Guest Post: “Some of My Best Friends are Straight”: Boston Comic Con’s Queer Comics Panel


Note: One of my favorite guest posters (and fellow Bostonian) Jon E. Christianson is back with a look at the Queer Comics panel from this past weekend’s BCC.

The (convention) halls were alive with the sights of lines this past weekend in Boston’s Seaport World Trade Center. Comic book creators had winding lines. Celebrity panel lines were an ouroboric nightmare.

Boston Comic Con had all the right lines in all the expected places, except for one panel. BCC’s first annual Queer Comics panel, tucked away in a room for maybe one hundred people, boasted a line the convention was not prepared for. It snaked through hallways, around corners, and eventually doubled upon itself.

People were turned away at the door. Hosted by journalist Brigid Alverson, the panel featured four panelists: writer/artist Tana Ford (Duck, New Warriors), writer Jennie Wood (Flutter, A Boy Like Me), podcaster and writer Amber Love  (podcast Vodka O’Clock, Holyoak), and Geeks OUT! president and co-founder Joey Stern.


From left to right, Tana Ford, Jennie Wood, Amber Love, Joey Stern. Photo by Ashley Hansberry

Alverson offered a brief overview of queer comics history, noting that societal changes and self-publishing have contributed to the genre’s success.

“What queer works have resonated with you?” Alverson asked the panel.

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It's really disappointing to see you co-sign that Holly Black post as if the majority of YA authors don't write about very whitewashed worlds where queer/trans/poc people may as well not exist. Telling people to change that reality with their purchasing power is a tad hypocritical when you all write a certain way because you know that's what sells. I'd be more sympathetic to your point if you weren't directly contributing to the problem.




The point of Holly’s post is that buying works by PoC/LGBTQ/trans writers will literally change the landscape of what’s out there and what’s a bestseller and what’s mainstream. I do sign on to that.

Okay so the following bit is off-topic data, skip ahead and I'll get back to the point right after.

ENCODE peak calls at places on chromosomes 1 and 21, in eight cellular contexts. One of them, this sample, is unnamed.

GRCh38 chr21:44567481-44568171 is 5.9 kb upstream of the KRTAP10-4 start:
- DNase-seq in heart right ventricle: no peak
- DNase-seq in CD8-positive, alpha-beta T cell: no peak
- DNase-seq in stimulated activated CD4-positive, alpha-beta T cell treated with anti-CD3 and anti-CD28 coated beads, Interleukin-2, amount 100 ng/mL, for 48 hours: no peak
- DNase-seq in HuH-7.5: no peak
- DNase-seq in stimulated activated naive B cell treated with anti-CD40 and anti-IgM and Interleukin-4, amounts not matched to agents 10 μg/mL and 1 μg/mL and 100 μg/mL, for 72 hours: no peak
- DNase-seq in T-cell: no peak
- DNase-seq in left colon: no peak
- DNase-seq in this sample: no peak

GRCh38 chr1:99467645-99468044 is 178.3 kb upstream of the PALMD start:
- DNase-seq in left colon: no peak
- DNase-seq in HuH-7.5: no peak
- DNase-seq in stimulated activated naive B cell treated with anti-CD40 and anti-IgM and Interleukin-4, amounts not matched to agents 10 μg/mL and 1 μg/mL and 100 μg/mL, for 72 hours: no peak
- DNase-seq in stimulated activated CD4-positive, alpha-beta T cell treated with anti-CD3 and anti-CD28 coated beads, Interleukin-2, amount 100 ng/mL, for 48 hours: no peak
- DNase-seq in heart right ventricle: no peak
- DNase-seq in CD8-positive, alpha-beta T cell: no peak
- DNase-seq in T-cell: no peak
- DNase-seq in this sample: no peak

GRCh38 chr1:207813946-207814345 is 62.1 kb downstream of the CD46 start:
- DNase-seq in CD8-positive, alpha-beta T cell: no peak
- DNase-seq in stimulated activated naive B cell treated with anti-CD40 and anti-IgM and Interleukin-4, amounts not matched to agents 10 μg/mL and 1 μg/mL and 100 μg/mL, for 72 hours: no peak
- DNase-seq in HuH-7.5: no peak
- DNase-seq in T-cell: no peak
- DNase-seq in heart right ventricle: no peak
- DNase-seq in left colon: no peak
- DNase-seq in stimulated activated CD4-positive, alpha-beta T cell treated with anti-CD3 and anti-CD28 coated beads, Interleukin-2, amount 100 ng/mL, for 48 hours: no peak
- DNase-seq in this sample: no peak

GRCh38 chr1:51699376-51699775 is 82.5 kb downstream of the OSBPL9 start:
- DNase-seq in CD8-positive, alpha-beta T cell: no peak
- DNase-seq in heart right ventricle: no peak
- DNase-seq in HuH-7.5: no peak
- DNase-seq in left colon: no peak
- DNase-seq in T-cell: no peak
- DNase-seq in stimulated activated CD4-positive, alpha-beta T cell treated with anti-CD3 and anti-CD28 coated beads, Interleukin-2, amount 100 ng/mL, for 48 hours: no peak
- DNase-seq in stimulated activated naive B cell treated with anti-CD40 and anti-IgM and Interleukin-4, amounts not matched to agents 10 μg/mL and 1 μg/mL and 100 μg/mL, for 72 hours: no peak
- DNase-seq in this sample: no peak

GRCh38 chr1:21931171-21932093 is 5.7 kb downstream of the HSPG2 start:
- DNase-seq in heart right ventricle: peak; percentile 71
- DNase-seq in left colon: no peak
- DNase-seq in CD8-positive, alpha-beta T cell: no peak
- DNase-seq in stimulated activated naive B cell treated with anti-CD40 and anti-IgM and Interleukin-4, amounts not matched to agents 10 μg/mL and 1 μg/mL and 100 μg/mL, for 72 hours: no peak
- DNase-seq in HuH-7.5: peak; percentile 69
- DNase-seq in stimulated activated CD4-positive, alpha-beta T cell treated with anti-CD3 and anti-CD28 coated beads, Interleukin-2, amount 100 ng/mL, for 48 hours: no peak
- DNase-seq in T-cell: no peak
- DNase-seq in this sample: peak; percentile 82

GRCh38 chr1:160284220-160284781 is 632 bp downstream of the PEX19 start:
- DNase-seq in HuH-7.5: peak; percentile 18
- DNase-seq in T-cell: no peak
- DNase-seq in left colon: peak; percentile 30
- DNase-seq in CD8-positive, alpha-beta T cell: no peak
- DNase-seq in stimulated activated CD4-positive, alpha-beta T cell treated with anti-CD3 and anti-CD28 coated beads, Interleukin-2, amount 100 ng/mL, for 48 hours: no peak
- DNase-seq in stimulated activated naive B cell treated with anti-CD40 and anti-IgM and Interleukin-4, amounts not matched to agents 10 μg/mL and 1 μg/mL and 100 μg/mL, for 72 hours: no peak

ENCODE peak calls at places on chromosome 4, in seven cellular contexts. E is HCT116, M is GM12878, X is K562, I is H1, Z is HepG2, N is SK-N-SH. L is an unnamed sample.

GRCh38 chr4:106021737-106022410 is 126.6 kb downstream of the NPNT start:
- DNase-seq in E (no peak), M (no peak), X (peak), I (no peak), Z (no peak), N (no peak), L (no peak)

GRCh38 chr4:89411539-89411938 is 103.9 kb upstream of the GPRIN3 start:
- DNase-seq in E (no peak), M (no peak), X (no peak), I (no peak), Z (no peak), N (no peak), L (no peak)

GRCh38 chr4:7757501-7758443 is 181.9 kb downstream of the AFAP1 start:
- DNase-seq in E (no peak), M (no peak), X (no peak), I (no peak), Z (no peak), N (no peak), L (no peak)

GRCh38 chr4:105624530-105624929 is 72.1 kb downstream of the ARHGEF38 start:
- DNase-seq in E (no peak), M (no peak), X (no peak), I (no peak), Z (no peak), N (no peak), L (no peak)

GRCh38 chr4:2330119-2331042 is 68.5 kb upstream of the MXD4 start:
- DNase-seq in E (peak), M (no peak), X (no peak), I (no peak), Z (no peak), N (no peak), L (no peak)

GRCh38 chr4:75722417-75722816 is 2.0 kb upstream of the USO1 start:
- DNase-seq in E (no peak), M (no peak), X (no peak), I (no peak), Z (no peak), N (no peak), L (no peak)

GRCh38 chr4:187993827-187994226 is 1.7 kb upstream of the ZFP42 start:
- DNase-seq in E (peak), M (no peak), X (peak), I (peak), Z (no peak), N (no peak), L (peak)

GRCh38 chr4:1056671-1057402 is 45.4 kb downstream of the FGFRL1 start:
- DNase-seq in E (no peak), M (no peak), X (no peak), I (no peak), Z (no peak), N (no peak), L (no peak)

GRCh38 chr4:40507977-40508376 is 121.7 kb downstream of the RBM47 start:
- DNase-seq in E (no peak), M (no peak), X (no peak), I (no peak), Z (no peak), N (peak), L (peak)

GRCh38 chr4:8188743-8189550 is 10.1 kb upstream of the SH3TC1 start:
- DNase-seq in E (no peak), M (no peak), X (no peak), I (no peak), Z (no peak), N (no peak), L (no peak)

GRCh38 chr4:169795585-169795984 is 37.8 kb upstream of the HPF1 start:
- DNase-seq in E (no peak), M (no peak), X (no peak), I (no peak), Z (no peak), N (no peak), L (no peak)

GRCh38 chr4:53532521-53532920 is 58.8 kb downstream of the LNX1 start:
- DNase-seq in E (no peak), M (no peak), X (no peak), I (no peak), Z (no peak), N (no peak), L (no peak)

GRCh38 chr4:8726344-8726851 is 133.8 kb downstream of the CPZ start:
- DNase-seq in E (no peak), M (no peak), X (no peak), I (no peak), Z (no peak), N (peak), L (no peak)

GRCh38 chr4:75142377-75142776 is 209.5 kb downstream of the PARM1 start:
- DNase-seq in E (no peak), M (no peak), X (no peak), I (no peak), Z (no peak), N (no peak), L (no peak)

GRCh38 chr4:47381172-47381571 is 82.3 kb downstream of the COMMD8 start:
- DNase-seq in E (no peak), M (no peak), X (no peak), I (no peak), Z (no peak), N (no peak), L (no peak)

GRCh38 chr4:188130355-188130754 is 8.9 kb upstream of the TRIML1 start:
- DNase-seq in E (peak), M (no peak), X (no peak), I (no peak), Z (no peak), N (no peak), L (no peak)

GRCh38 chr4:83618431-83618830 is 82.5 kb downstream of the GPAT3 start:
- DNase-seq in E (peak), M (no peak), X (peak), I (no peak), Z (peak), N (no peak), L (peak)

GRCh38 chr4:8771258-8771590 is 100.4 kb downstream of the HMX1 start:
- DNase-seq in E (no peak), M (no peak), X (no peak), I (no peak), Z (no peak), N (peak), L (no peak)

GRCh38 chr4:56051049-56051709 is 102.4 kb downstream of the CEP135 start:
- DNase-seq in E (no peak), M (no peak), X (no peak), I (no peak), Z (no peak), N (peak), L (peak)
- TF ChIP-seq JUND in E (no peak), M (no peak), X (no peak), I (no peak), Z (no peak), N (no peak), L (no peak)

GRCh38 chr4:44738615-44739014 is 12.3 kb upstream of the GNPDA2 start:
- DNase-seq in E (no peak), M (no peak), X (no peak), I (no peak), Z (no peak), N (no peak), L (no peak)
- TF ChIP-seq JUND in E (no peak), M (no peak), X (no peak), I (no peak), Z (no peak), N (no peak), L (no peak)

As for the need for more diversity in all books being written, yes to that too. Though, I wish you wouldn’t say I am doing something because “you know that’s what sells.” People think writers do EVERYTHING because “that’s what sells.” People are always reading our minds/explaining our motives—people from every standpoint. Most book banners use the “you do this because this is what sells” in order to denigrate work. My goal for myself is to try harder and do better and make good stories.

But the point remains that diverse writers of diverse books are out there, and by buying their books, the playing field changes. It sounds like maybe you aren’t aware of all these writers. That’s a problem. But it’s something that so many good people are working on now, to bring these writers up to the front of the store/the reading list.

I’m not sure where emayosi is getting that meaning from Holly’s response, because it seemed to me that Holly was encouraging folks to seek out books by authors of color, queer authors, etc., rather than sticking to what “the majority of YA authors” are writing.

I will certainly grant that yes, it’s true that “the majority of YA authors” write books that feature white, straight, abled characters. It’s also true that this is what the majority of entertainment media presents to us every day. THIS IS THE WORLD TODAY.

The point is: THERE ARE OTHER OPTIONS. Even though “the majority” writes about white, straight, abled characters, there are others — aka the minority — who do not. I also grant that it can be hard to find these other options, especially when the mainstream media is busy stuffing our faces with ads, promotions, and the like about white straight abled people saving the world or having romances or just sitting around in ennui having deep thoughts.

HOWEVER. There’s this great thing now called THE INTERNET where you can search outside the mainstream for books (and other media too) about people of color, LGBT people, and disabled people. I have spent a lot of time creating and maintaining websites that make finding these stories easier, and right now I spend a lot of time on one of them, Diversity in YA, and you might want to look at the book lists there to find something you might enjoy.

By buying those books or asking your library to buy them, you can make a change in “what sells.” It is the basic truth of capitalism: vote with your wallet. That is everyone’s responsibility.

The opportunity to connect with readers is a valuable part of the process. It’s not an afterthought; it’s not gravy. It’s what we’re all here for. I’m not asking you to design posters and put them up in the subway—I’m asking you to connect with individual people who you genuinely think will be interested in your work. And no matter how introverted you are, writers care about talking about their work and their ideas and connecting with the audience. It’s really an essential part of what we’re here to do.

Scratch: ‘The Scratch Roundtable: Marketing and PR’, from the Q3 2014 issue “Security”

I talked to Scratch Mag and a bunch of smart people about author marketing. I said exactly what you’d expect me to say.

(via rachelfershleiser)

(via rachelfershleiser)